The Most Wanted Man (1953)

Unrated   |    |  Comedy


The Most Wanted Man (1953) Poster

Joe Calvert (Fernandel) is a nearsighted, friendly man who works as a clerk in a large department store, who gets into embarrassing situations when he isn't wearing his glasses. Since Joe ... See full summary »


6.1/10
241

Photos

  • Zsa Zsa Gabor and Fernandel in The Most Wanted Man (1953)
  • Zsa Zsa Gabor and Fernandel in The Most Wanted Man (1953)
  • Zsa Zsa Gabor and Fernandel in The Most Wanted Man (1953)
  • The Most Wanted Man (1953)
  • The Most Wanted Man (1953)
  • The Most Wanted Man (1953)

See all photos

Get More From IMDb

For an enhanced browsing experience, get the IMDb app on your smartphone or tablet.

Get the IMDb app

Reviews & Commentary

Add a Review


User Reviews


29 May 2010 | benoit-3
10
| A French take on America's obsession with guns and violence
This very funny film is unusual in many ways. First of all, it is a French satire of American movies (i.e. gangster films) as they were perceived by the French in 1953, paying back the American film industry for all the clichés it propagated about various nationalities, such as the French and the Italians. This intention is expressed clearly in the prologue. As such, it is infinitely more interesting than the adulating stance the young critics of "Les Cahiers du cinéma" had towards American film-making at the same time. French people at that time loved to make fun of Americans almost as much as they loved seeing their films. This explains Jerry Lewis's special status in France: an American comedian making fun of the American way of life.

Furthermore, it is a French-Italian production, whose indoor scenes were shot at Cinecitta and exteriors were done in the US, for more authenticity. It stars a hodge-podge of talent: Fernandel, a big comedy star both in France and Italy (because of his Don Camillo films), Zsa Zsa Gabor (an international star who could speak French), David Opatoshu, an American Yiddish actor, equally at ease in gangster roles and Biblical films, who could also speak French with the required American accent, Louis Seigner, a member of the Comédie-Française, who could literally do anything, and Paolo Stoppa, an prominent Italian character actor.

In this film, everyman Fernandel is mistaken for the leader of a crime syndicate, a situation that accommodates everybody: the police, the politicians, the gangsters themselves, the media and even Fernandel's female co-worker at the department store where he used to be an incompetent and myopic product demonstrator.

The film is extremely funny in its depiction of American media, police procedure and (perceived) obsession with crime and criminals. Its judgement of America wasn't very off the mark when one considers what American films have become in the last part of the last century (ever since "Bonnie and Clyde" and "The Godfather") and what they are now: completely preoccupied with crime, blood, violence, mayhem, murder, torture, death and destruction.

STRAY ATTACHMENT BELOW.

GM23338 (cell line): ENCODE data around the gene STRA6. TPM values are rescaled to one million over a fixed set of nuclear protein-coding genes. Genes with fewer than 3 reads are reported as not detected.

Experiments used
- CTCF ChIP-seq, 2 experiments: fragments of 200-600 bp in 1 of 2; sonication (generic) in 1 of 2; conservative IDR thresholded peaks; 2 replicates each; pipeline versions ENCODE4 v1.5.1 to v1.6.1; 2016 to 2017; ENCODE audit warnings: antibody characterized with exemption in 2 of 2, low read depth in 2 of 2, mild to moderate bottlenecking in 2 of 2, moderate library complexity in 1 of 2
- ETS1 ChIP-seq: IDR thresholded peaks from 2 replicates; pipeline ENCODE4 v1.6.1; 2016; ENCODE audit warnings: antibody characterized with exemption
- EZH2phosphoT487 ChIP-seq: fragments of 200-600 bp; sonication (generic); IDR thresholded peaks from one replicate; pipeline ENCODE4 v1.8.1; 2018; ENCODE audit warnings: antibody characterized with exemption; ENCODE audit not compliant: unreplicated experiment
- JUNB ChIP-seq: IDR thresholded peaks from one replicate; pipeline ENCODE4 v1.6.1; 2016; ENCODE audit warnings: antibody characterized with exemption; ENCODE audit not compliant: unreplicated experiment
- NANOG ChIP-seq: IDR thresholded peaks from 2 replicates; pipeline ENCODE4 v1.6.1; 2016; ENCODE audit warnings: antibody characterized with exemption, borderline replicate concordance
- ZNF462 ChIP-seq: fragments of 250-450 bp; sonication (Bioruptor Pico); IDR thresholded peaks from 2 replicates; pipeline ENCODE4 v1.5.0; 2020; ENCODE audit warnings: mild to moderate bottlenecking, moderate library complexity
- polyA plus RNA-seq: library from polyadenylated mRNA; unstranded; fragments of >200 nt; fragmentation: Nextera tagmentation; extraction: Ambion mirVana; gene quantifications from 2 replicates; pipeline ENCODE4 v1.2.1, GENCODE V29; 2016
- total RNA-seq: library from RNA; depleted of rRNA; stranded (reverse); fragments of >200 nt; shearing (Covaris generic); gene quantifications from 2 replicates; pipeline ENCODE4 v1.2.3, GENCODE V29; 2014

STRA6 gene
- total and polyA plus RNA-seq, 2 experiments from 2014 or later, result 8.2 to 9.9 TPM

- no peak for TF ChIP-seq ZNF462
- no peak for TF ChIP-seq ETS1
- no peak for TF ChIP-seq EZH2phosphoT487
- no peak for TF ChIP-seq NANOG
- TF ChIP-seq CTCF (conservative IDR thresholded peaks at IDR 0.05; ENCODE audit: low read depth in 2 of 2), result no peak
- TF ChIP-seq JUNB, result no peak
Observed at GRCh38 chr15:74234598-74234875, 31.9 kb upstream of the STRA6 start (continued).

Fernandel is excellent throughout (as always) but a special prize should go to David Opatoshu who created the part of Slim the Killer, a slightly dim-witted assassin who uses the immortal line: "J'suis une p'tite tête" (I'm not a thinker), which all Frenchmen will always fondly remember.

It is directed by Henri Verneuil, an Americano-Armenian Frenchman who directed some of the most memorable gangster films ever made but was not above satirizing his American models, as this comedy shows. The dialogues are by the immortal Michel Audiard. As an extra bonus, the music is in part written by Nino Rota (Fellini's composer) using a very before-its-time early synthesizer instrument called Ondes Martenot to lend the whole film an aura of wonder and mystery.

The DVD of this film is only available in Region 1 in its French unsubtitled version from Quebec distributor Imavision. It deserves to be offered in a Criterion edition with enough annotations and extras to explain its many subtleties to the Americans it so efficiently derides.

More Like This

A Most Wanted Man

A Most Wanted Man

The Red Inn

The Red Inn

Let's Rob the Bank

Let's Rob the Bank

The 317th Platoon

The 317th Platoon

La femme flic

La femme flic

Forbidden Fruit

Forbidden Fruit

Assassin in the Phonebook

Assassin in the Phonebook

Swamp Water

Swamp Water

Les Visiteurs du Soir

Les Visiteurs du Soir

Le sucre

Le sucre

Lost Souvenirs

Lost Souvenirs

Any Number Can Win

Any Number Can Win

Did You Know?

Storyline

Plot Summary


Genres

Comedy

Details

Release Date:

1962

Language

French


Country of Origin

France, Italy

Filming Locations

New York City, New York, USA

What Movie Makes John Cena Cry Like a Baby?

Dolittle star John Cena reveals what movie makes him ugly cry, his favorite acting brothers, and gets us excited for his new movie with Jackie Chan.

Watch now

Around The Web

 | 

Powered by ZergNet

More To Explore

Search on Amazon.com